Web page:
Finding your stride

I've always considered gait to be important, but even more so now, I feel that gait is one of the most important parts of my assessment. It is really important to build rehabilitation programs from the ground up and that means starting with gait observation.These are some of the questions that I go through with my patients while breaking down their gait pattern. I try to use as many external cues as possible and not talk about specific muscles because the ultimate goal is not to think while walking.

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Anatomy 101: Ankle Syndesmosis - Distal Tibiofibular Joint

This rugby season, I have treated nine players who sustained ankle syndesmosis injuries. To familiarise myself with the anatomy, I pulled out my trusty Moore Anatomy textbook, however found the information available very limited. The goal of this blog is to detail the anatomy and function of the ankle syndesmosis, to allow more effective and efficient treatment of this region.

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The continuum from preventative to rehabilitative care

Reflecting on a weekend of teaching I noticed a common theme as I transitioned from participating at the UCSF sports medicine conference to teaching an advanced track seminar at the NATA annual conference. This theme is something I've been brought back to over and over again, the continuum and transition between preventative and rehabilitative care.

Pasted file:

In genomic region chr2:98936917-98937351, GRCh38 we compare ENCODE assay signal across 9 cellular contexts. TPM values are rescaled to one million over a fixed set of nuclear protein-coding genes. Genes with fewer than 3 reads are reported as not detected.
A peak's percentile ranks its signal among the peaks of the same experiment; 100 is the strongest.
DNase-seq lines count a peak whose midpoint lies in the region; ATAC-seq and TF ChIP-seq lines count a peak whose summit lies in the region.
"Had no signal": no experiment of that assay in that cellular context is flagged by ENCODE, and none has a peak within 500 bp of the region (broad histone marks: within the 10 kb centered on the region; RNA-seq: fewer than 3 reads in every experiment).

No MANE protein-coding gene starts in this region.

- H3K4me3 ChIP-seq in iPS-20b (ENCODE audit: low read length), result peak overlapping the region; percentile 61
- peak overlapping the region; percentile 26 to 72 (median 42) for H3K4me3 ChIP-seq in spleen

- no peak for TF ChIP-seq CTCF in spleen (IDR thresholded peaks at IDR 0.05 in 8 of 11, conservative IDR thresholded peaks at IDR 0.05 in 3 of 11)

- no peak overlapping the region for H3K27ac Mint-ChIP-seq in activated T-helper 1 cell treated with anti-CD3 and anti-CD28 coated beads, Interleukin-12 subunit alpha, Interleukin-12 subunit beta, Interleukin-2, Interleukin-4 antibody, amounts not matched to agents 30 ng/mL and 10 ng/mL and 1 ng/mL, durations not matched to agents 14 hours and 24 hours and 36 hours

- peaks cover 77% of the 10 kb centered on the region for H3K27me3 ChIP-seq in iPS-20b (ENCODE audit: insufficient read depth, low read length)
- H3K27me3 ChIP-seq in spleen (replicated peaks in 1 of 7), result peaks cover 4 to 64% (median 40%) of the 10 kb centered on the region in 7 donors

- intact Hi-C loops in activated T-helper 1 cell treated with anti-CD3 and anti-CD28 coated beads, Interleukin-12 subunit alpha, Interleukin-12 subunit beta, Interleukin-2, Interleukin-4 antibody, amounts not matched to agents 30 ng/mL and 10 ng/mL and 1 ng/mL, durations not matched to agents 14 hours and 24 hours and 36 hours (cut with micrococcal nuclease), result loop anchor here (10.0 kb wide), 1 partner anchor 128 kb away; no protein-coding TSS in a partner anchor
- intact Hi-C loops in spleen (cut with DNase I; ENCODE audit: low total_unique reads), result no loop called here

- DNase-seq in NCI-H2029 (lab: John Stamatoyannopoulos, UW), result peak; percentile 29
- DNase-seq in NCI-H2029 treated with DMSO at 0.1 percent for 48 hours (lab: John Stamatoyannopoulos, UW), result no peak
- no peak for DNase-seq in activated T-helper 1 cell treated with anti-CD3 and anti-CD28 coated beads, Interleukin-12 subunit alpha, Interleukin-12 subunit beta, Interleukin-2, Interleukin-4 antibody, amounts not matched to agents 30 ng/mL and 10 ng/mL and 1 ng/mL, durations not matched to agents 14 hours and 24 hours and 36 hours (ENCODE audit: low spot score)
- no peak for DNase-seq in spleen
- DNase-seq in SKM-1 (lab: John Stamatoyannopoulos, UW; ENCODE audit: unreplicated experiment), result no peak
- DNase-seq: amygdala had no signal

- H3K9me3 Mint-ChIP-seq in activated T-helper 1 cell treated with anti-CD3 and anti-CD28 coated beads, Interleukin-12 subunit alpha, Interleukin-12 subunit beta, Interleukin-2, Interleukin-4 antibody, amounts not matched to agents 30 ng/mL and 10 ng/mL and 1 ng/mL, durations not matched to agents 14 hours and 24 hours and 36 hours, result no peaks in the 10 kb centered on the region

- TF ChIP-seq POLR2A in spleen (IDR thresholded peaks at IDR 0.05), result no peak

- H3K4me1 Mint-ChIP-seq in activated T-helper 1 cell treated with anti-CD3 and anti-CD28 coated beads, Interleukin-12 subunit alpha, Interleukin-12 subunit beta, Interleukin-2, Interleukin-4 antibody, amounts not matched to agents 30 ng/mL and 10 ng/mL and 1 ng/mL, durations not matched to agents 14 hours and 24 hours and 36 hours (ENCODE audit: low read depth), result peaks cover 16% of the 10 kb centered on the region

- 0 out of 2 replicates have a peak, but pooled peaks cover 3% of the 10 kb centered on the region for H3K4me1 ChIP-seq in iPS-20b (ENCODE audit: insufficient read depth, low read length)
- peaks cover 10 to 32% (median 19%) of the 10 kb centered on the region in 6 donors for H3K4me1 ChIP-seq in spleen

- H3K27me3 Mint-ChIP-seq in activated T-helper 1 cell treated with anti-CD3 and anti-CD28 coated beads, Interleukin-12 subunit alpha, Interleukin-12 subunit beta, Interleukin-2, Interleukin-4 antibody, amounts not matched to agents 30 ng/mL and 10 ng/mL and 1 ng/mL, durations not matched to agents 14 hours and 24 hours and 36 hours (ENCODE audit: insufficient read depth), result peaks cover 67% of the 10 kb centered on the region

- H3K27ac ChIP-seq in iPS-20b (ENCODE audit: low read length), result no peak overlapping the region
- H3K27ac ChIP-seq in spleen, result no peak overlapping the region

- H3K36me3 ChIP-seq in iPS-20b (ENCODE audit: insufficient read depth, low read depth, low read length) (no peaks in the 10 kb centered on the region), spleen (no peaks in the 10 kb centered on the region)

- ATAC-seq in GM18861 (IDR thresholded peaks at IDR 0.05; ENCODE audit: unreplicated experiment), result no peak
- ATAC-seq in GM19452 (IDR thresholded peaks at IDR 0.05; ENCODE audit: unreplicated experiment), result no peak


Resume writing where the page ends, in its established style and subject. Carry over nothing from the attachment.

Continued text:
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Sensation Testing - Peripheral Nerve Lesion

When suspecting a central nervous system lesion it is important to assess different facets of sensory integration. For example, light touch, two-point discrimination, temperature discrimination, sharp/blunt, kinaesthesia, proprioception, and stereognosis. When suspecting a peripheral nerve lesion however, it is more important to understand the difference between dermatomal and cutaneous nerve distributions. The purpose of this blog is to review aspects of sensory testing for a peripheral nerve lesion and differentiation from central nervous system lesions.

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The Tetris effect

This case presentation describes two areas of treating elbows that look beyond traditionally used exercises and manual therapy. The first is the freedom of combined active movements and the second is what I call the Tetris effect. Both of these components were pivotal in this patient's recovery from acute lateral epicondylalgia.

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